"Hello, I'm VERY excited about being asked in for an interview, however, I'm located in another city right now with a demanding work schedule. Is it possible to do a preliminary interview via telephone? That way we can both see if this is a good fit, and if so, then we can arrange to meet in person."

If you are one of 10 folks being considered, and this is the first round of interviews, then it would be entirely appropriate.

If you've made the short list of folks (how likely is that at this point?) then it makes more sense to sacrifice to be there in person.

I wouldn't turn myself inside out for the first round of interviews. Only if I made it to the second round would I consider spending my money and time to interview.

Sure, the job looks good on paper, but what if after speaking to them, the money isn't what you expected, or they want you to volunteer there for a week or some other wacky thing?

Getting the right person for the job is just as important to them, as getting a good job is to you. If you approach it from that angle, you'll have more perspective. Also, they'll respect you as you're not so desperate that you'd drop everything, spend your last dime and sit at their feet waiting for their crumbs.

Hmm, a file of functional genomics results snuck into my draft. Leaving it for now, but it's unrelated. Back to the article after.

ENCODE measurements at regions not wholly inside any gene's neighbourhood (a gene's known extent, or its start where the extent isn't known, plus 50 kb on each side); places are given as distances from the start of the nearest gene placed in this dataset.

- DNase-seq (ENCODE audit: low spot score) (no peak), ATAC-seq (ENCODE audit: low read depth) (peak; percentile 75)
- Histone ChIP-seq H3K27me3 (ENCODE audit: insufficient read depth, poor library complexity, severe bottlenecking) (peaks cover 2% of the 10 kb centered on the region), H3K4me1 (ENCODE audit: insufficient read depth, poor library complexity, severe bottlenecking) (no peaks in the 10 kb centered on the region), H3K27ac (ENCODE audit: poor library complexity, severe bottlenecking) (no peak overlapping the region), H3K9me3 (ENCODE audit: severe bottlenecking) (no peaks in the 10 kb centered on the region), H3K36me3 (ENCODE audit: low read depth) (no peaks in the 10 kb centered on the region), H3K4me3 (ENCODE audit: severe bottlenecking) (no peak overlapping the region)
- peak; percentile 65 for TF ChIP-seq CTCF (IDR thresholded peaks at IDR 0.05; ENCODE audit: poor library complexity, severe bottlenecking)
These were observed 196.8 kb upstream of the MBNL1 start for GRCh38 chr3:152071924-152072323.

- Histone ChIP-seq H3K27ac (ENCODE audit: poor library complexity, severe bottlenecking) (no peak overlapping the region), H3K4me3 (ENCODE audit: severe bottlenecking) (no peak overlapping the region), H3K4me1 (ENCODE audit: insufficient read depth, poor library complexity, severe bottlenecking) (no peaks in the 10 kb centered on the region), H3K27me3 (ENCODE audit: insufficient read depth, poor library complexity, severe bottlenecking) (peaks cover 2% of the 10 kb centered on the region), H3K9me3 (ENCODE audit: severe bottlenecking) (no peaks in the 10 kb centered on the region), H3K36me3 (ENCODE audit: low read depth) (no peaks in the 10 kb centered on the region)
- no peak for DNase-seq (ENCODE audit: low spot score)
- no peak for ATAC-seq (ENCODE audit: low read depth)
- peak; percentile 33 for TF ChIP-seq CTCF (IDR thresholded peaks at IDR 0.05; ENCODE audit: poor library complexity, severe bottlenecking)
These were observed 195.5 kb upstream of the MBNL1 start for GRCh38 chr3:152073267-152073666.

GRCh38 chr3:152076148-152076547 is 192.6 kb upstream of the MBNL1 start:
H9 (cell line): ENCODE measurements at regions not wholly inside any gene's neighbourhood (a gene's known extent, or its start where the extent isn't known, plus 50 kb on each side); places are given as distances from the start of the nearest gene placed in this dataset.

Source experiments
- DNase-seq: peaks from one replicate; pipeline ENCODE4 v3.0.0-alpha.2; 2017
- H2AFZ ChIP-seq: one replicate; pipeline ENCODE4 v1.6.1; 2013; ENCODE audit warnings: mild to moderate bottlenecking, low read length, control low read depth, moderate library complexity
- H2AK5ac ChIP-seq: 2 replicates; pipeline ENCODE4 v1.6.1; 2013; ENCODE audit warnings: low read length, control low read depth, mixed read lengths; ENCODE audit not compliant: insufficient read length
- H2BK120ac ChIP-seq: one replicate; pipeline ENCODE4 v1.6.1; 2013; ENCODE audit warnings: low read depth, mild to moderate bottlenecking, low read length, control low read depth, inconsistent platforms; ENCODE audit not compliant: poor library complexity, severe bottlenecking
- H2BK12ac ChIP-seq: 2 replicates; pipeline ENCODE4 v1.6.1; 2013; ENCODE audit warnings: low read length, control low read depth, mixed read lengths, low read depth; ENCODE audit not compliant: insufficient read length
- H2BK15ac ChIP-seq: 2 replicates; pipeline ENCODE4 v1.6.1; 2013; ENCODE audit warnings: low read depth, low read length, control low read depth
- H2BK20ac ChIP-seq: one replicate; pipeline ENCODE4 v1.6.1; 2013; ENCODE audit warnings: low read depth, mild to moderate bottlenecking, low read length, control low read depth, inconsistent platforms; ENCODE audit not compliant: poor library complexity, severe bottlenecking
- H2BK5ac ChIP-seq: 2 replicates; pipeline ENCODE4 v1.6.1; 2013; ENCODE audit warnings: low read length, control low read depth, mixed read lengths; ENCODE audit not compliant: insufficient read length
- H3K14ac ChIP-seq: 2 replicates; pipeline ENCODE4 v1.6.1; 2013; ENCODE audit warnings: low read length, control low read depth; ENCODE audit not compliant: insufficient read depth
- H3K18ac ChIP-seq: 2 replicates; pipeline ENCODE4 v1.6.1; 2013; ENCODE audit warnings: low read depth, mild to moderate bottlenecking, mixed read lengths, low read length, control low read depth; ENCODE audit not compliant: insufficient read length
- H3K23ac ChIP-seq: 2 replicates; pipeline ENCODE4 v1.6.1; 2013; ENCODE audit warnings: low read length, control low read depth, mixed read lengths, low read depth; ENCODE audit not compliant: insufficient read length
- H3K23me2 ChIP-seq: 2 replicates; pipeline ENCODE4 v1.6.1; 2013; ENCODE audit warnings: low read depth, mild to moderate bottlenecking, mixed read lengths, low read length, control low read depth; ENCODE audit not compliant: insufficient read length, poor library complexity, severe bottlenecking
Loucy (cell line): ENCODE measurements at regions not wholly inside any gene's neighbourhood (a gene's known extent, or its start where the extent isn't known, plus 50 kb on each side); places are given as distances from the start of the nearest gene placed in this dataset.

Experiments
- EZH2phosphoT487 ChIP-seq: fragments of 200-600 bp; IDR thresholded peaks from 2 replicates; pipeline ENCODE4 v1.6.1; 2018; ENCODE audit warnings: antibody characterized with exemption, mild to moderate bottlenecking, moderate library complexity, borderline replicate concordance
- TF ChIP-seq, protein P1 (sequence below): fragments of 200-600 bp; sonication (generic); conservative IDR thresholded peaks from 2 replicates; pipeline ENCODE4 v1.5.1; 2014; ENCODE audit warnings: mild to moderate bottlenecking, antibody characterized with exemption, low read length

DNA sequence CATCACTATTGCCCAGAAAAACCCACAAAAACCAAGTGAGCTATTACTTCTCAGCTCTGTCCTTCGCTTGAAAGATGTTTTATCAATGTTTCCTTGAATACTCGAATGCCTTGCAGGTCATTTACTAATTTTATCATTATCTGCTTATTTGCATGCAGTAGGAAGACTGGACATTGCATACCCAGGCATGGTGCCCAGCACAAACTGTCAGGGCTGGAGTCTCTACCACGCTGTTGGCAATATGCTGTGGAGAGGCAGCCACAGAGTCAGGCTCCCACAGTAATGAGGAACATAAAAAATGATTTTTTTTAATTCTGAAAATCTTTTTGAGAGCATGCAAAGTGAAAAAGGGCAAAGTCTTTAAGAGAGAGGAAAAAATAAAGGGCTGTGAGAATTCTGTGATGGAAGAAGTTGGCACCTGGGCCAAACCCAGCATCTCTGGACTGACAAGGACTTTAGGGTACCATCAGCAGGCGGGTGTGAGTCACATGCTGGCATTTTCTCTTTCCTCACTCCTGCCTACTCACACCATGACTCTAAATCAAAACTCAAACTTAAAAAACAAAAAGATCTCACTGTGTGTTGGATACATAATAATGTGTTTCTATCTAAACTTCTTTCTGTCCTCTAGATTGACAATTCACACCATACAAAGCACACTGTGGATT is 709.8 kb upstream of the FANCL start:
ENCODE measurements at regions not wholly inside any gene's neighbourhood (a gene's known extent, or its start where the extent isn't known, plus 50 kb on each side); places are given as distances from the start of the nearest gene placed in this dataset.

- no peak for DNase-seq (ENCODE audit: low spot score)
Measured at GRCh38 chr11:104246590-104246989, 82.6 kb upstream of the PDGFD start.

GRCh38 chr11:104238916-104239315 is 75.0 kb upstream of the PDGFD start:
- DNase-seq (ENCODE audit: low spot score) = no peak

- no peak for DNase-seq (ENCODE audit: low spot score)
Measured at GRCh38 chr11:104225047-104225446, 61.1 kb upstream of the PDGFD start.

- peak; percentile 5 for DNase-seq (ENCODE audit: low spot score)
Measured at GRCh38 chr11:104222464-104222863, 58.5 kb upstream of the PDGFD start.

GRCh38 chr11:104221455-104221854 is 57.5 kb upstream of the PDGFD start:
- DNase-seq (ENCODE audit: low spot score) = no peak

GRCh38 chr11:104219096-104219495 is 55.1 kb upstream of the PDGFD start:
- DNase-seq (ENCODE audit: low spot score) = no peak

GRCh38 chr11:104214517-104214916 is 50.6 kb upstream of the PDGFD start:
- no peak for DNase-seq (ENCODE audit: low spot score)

posted by Ruthless Bunny at 7:06 AM on February 25, 2013 [5 favorites]


I would call instead of emailing and explain that you're not local but you're really interested, and you can get there for the interview but it would definitely make your life easier if you can do the interview in a week or two so you can get a better deal on airfare or if they cover your airfare. If they can't cover the airfare, you should still go for it but it doesn't hurt to ask. Or, if it does hurt, these are probably punks who you do not want to work for anyway.
posted by kat518 at 7:11 AM on February 25, 2013


I think Ruthless Bunny has it, but if you still want to go, can you rent a car? Can you get a loan or a car or get someone to drive you? 500 miles isn't all that far, but the plane fare isn't cheap.
posted by Ideefixe at 8:40 AM on February 25, 2013


If you can't drive and they really want to do the interview in person, you could look into ride-sharing, which might be scads cheaper than flying.
posted by brina at 9:02 AM on February 25, 2013


I've thought about e-mailing them that I'm currently out of town

Does the phrasing "out of town" here mean that you lied to them about what city you live in?
posted by Autumn at 10:41 AM on February 25, 2013